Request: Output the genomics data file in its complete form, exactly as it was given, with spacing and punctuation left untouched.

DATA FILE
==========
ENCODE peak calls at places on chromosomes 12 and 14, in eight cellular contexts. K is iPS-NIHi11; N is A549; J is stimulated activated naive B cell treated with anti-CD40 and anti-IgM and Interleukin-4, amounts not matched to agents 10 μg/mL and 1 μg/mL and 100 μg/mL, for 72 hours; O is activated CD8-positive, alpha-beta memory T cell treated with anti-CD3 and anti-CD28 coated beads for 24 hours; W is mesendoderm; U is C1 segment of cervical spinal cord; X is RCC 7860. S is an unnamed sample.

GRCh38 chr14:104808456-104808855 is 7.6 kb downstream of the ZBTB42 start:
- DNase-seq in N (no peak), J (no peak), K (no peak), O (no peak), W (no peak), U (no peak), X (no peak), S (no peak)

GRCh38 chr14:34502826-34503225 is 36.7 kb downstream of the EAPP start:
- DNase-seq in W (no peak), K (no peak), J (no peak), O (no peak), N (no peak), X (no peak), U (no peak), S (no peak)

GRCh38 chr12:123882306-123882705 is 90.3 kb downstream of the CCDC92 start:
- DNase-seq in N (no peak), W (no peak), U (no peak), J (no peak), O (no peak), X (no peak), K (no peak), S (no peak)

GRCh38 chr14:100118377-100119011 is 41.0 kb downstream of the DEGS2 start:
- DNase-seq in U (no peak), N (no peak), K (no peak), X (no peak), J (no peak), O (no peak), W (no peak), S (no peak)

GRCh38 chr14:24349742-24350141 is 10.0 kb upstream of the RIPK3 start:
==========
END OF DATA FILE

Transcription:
ENCODE peak calls at places on chromosomes 12 and 14, in eight cellular contexts. K is iPS-NIHi11; N is A549; J is stimulated activated naive B cell treated with anti-CD40 and anti-IgM and Interleukin-4, amounts not matched to agents 10 μg/mL and 1 μg/mL and 100 μg/mL, for 72 hours; O is activated CD8-positive, alpha-beta memory T cell treated with anti-CD3 and anti-CD28 coated beads for 24 hours; W is mesendoderm; U is C1 segment of cervical spinal cord; X is RCC 7860. S is an unnamed sample.

GRCh38 chr14:104808456-104808855 is 7.6 kb downstream of the ZBTB42 start:
- DNase-seq in N (no peak), J (no peak), K (no peak), O (no peak), W (no peak), U (no peak), X (no peak), S (no peak)

GRCh38 chr14:34502826-34503225 is 36.7 kb downstream of the EAPP start:
- DNase-seq in W (no peak), K (no peak), J (no peak), O (no peak), N (no peak), X (no peak), U (no peak), S (no peak)

GRCh38 chr12:123882306-123882705 is 90.3 kb downstream of the CCDC92 start:
- DNase-seq in N (no peak), W (no peak), U (no peak), J (no peak), O (no peak), X (no peak), K (no peak), S (no peak)

GRCh38 chr14:100118377-100119011 is 41.0 kb downstream of the DEGS2 start:
- DNase-seq in U (no peak), N (no peak), K (no peak), X (no peak), J (no peak), O (no peak), W (no peak), S (no peak)

GRCh38 chr14:24349742-24350141 is 10.0 kb upstream of the RIPK3 start: